These titles also have a positive message: adversity can be overcome, you will go through it and you will come out fine. Probably not the same person you were before, but meaningfully fine and most likely stronger, wiser, readier to face hardship.

This is significant because people reading memoirs are mostly those seeking inspiration on how to overcome a challenge in their own life.

So, to write your memoir, you must first decide on your challenge. This will be the heart of your story. You can use this challenge to deliver your encouraging message to a reader who’s likely looking at you for some backing.

Once you have made both of these decisions, only then you can use personal experience to support them and build authenticity and connection with your reader. Your reader will resonate with your personal experience on a human level, they will relate to your decisions, good and bad. They will recognise their own reactions in your reactions to challenges they may be sharing, and will seek to learn how you moved on. It is here, in the learning part, where the memoir delivers the most value for the reader. This also means that there is no value in the author’s life story alone.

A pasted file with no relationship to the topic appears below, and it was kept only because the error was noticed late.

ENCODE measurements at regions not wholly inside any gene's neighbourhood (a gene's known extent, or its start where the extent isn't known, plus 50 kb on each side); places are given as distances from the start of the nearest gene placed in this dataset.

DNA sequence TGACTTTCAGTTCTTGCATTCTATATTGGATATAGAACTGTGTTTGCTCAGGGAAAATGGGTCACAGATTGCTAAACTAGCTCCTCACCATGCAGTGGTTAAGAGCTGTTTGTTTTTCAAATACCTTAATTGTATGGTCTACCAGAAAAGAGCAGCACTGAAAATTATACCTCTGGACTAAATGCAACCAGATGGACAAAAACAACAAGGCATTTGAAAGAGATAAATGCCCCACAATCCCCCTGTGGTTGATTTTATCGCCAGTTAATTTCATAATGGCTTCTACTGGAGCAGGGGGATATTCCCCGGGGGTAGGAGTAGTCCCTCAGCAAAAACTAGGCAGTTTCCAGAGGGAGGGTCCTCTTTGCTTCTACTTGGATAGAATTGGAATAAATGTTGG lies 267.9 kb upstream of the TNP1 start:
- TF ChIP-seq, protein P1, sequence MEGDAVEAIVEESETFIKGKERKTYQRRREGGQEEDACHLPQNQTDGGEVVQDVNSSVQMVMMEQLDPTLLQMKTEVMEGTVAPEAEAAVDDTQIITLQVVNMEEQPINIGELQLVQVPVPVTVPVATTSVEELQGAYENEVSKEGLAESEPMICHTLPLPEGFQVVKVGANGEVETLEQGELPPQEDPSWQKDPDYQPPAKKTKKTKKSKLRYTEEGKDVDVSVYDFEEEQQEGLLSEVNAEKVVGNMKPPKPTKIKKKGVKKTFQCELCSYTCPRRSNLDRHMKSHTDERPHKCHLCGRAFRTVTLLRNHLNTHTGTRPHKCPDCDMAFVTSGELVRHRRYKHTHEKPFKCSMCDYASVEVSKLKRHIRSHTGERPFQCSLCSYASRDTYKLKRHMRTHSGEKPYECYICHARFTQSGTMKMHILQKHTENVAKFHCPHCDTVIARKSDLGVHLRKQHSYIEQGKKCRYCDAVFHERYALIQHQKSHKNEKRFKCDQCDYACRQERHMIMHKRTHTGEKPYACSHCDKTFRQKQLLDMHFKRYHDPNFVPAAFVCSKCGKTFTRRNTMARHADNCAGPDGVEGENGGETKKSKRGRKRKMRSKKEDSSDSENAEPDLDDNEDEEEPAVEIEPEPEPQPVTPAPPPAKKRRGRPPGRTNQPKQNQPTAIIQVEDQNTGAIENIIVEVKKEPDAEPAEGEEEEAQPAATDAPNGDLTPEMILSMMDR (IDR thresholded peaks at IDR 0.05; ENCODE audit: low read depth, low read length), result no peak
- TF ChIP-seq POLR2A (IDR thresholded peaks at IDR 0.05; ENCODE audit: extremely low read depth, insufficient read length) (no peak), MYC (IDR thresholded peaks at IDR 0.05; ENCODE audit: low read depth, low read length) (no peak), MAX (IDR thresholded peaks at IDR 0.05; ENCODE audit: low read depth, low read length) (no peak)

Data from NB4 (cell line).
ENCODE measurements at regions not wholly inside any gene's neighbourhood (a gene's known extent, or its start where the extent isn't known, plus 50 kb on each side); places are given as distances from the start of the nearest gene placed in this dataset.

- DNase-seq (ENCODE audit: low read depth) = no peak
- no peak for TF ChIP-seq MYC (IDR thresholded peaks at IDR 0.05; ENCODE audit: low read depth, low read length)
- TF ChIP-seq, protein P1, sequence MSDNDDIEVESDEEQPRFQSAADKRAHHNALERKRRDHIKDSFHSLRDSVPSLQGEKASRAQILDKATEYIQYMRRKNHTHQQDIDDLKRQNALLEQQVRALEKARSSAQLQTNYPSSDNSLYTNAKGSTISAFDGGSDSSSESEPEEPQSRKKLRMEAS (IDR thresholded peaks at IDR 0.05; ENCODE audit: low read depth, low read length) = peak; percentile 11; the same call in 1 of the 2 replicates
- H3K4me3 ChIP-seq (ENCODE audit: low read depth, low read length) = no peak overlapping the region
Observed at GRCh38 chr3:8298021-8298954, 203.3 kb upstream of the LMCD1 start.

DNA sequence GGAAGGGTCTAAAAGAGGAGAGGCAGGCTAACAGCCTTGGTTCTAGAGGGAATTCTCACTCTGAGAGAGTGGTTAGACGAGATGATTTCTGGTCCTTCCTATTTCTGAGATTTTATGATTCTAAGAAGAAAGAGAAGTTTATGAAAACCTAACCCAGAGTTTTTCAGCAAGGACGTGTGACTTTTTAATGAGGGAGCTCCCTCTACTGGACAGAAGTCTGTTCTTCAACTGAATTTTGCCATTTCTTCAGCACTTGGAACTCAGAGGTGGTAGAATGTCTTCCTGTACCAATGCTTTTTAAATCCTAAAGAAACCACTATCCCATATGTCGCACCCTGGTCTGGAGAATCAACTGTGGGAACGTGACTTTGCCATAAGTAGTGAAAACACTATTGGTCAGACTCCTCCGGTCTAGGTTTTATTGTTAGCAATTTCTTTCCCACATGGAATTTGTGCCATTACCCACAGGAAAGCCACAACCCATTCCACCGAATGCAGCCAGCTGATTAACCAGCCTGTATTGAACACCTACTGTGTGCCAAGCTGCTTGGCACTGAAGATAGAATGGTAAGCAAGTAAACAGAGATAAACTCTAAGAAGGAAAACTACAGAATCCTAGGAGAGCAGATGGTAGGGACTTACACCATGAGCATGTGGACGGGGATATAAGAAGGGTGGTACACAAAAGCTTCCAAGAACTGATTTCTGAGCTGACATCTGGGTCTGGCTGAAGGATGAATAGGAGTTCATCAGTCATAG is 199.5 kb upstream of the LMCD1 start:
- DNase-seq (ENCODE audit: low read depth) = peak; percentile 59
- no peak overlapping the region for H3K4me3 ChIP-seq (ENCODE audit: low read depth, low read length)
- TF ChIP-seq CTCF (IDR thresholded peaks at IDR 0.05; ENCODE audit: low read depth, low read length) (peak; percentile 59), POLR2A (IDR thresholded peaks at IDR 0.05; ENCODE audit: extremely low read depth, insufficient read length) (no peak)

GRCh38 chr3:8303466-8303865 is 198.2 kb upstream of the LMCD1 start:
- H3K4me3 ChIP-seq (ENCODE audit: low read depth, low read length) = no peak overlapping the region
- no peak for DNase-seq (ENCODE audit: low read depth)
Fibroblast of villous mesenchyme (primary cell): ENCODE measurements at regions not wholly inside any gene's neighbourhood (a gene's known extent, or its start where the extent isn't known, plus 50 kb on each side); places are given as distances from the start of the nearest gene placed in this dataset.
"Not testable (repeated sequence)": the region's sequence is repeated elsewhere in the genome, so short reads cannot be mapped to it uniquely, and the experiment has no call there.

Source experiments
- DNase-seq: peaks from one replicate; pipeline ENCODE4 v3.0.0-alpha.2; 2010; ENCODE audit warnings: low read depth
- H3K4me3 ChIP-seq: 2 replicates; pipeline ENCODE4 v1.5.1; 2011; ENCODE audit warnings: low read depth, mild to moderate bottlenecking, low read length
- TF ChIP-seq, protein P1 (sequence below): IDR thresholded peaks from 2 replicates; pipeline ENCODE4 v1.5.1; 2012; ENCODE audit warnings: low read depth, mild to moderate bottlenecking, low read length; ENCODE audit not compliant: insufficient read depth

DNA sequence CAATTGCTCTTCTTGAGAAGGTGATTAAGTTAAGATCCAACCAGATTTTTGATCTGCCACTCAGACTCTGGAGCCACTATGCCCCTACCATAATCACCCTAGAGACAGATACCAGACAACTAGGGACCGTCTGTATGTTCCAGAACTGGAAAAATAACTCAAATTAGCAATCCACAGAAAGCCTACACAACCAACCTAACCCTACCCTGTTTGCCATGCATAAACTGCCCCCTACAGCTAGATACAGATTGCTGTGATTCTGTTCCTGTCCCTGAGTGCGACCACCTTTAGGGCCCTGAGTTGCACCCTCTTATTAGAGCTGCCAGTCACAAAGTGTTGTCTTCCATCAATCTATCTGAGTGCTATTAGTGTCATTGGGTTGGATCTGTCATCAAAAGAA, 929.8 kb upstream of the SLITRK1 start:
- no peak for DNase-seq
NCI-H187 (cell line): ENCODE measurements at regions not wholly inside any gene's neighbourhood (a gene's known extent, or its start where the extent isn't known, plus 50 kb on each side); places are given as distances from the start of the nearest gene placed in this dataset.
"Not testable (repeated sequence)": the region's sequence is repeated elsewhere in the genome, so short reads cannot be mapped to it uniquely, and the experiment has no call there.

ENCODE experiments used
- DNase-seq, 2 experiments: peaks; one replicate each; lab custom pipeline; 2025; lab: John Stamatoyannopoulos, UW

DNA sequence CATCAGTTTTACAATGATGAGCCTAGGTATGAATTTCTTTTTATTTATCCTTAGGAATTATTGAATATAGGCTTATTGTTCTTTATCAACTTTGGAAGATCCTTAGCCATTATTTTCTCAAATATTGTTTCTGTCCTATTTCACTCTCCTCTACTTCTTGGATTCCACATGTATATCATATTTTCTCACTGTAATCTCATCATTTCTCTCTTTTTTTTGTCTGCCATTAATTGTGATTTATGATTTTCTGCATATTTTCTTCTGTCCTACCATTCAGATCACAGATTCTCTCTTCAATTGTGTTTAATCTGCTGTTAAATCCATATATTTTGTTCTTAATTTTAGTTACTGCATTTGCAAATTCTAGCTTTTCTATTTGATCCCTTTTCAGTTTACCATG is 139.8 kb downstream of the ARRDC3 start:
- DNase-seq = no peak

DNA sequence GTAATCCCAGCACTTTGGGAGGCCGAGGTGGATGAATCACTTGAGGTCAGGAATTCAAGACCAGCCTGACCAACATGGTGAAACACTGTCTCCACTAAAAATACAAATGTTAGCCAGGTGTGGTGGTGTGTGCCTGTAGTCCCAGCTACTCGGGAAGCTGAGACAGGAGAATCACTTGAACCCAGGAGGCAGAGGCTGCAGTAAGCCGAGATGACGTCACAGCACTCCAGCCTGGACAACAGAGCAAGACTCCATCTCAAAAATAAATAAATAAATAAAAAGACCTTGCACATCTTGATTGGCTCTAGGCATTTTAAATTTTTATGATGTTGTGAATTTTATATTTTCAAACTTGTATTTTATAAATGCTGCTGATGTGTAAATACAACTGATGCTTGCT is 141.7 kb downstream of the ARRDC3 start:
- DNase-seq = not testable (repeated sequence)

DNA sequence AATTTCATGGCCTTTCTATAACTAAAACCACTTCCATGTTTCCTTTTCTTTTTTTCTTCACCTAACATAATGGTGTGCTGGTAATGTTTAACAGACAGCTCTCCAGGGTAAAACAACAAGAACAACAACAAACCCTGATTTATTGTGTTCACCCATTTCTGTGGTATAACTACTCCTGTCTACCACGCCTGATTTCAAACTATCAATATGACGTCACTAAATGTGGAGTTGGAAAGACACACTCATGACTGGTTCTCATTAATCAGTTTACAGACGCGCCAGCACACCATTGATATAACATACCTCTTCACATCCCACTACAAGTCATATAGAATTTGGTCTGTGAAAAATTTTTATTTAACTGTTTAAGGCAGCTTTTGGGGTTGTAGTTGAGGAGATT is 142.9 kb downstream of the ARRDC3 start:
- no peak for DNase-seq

In conclusion, the main difference between an autobiography and a memoir is not that one is written by a celebrity and the other by a no-one. The main difference is that one is simply informative, while the other is transformative.

To write a successful memoir, you must aim to transform your reader’s experience by helping them overcome the challenges they face in their own lives; in other words, to make it about your reader, and not about yourself. Here lies the reason why millions of strangers will want to read your life story.